Absolute subjective: one of several existing moral systems, which applies equally to all moral beings.

Relative objective: a single valid morality which makes the morality of an act depend on the actor.

Relative subjective: one of several existing moral systems, which makes the morality of an act depend on the actor.

Hopefully this explains how a moral code can be subjective but still absolute. Most of my own moral code is absolute subjective. The moral values by which I conclude that rape is wrong are subjective – they exist within my mind. But the conclusion that rape is wrong applies equally to all.

You have asked on several occasions whether I (or other moral subjectivists) have a “right” to impose our morals on others? The problem with this question is that it contains a hidden word – you’re really asking if we have an objective right. The answer to that is no. The right to do so is entirely subjective.

Chad5: I do believe that the phrase "objective moral code" is about as meaningful as "objective standard of beauty" or "objective value". However, some atheists do believe in objective moral codes. Also please note that even if I came to believe in God I would not believe in objective morals, any more than I would start believing in square circles.

Matt5: If you came to believe in the God I believe in, you would believe in objective morals. That is part and parcel of believing in an absolute and unchanging God.

If God exists, God’s values are God’s values, which make them subjective by definition. Moral laws derived from those values would likewise be subjective.

Now let’s get on to part B where you indict atheism and offer the actions of many atheists as evidence. I hope that what I say here won’t do more harm than good, but I feel compelled to respond strongly. While you are unlikely to credit my opinion on this, I sincerely believe you are damaging your ministry and the community that has developed on CARM. I hope you will take what follows in the constructive spirit with which it is intended.

You say:

Matt5: So Chad, given the evidence and the presuppositions that the great majority of atheists hold to subjective morality, (I have not yet encountered an atheist who claims absolute morals), what can you offer us as a vindication that atheists are trustworthy sin they apparently blatantly violate the rules.

You also offer an extensive list of violations.

My first response is that I think it is very dubious to make sweeping assumptions about a group of people based on the actions of specific members. You have asserted that there is an atheist morality but you have certainly not proved it. Meanwhile, you have generalized to “they” from the actions of some. In short, you have given no reason (other than your assertions of moral vaccuums) to conclude that atheists in general are untrustworthy.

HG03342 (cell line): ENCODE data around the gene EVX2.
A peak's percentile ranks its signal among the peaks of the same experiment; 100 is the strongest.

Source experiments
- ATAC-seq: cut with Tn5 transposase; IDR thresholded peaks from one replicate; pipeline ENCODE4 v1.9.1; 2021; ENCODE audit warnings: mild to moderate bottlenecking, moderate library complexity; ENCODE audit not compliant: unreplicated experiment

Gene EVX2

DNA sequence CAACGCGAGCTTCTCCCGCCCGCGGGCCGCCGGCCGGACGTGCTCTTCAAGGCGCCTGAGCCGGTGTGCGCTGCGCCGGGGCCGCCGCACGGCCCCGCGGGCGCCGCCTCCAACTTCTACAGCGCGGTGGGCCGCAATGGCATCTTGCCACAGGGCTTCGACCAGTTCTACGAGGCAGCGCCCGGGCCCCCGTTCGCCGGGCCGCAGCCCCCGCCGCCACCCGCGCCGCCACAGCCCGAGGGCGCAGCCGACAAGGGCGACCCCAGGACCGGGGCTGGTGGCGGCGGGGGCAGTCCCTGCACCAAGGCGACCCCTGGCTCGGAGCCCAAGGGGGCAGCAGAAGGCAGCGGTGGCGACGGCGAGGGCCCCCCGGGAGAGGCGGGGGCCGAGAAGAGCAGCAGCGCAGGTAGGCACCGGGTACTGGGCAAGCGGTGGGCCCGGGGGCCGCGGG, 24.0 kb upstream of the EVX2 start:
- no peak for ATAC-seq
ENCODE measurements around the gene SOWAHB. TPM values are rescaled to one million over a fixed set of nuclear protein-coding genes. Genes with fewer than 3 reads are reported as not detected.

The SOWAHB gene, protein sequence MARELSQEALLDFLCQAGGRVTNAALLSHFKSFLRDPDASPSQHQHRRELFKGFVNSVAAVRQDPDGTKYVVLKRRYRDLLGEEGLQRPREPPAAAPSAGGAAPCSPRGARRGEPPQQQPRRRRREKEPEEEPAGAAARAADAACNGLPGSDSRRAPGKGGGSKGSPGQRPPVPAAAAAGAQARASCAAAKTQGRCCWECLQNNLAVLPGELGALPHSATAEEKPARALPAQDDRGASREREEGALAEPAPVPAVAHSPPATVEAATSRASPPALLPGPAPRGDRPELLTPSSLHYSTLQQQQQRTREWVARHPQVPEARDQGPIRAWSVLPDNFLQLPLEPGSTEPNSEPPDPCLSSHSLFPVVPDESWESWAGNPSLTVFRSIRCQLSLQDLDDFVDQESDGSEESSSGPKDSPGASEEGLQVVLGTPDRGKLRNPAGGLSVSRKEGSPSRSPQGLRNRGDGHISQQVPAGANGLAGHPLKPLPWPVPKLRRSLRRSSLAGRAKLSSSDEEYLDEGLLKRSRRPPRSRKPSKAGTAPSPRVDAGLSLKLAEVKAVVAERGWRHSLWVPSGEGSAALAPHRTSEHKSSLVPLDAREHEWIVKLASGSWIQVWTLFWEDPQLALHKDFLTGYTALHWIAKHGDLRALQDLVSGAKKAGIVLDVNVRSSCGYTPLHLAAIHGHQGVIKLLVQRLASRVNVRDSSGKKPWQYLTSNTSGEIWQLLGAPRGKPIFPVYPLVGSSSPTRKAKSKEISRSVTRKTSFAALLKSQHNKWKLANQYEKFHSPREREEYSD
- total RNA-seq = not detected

Let me make the following counterpoint, regarding a Christian who operates one of the many discussion boards found on the Internet. I’ll call her Jane (not his or her real name) for the sake of convenience.

A poster on Jane’s discussion board wrote some posts challenging some essays Jane had written. Jane removed the threads from her boards, explaining that she wanted time to read over them but promising that she would respond to the poster. She never did.

Now perhaps she simply forgot, or changed her mind. But we can certainly infer some lack of commitment to keeping her promises from the fact that she didn’t.

Jane wrote many essays. One of them was an attempt to defend her belief that the Earth was young. In it she made false claims, such as:

Atomic clocks, which have for the last 22 years measured the earth's spin rate to the nearest billionth of a second, have consistently found that the earth is slowing down at a rate of almost one second a year,


The atmosphere has less than 40,000 years worth of helium, based on just the production of helium from the decay of uranium and thorium. There is no known means by which large amounts of helium can escape from the atmosphere. The atmosphere appears to be young.

While she may simply have been ignorant when she wrote this essay, even that would show a reckless disregard for the truth (by any academic standards). The information was out there and easily accessible, so if she cared enough about the truth to research her own claims (rather than simply citing the claims of someone else without checking them) she would not have made them.

By the way, Jane has taken that essay down but still has other essays with factually false claims about science on them on her site, even though experts in the field have pointed out the factual errors. What should we conclude from this? Could we not conclude that Jane does not consider truth to be nearly as important as persuading people to her view? Her actions suggest this, since she evidently hopes that Christians with little scientific background or familiarity with the topics will read false claims on her site and be persuaded (based on their trust in her) that they are true.

Jane, by the way, has a right hand man who handles much of the day-to-day management of the boards. I’ll call him Dave. Now Dave makes it quite clear that the rules on the boards are enforced equally and without bias. Dave has said, “You are not permitted to post an attack on a board poster. If you want to discuss a person that posts on our boards, take it to pm. It is gossip, wrong and against our rules....always has been.”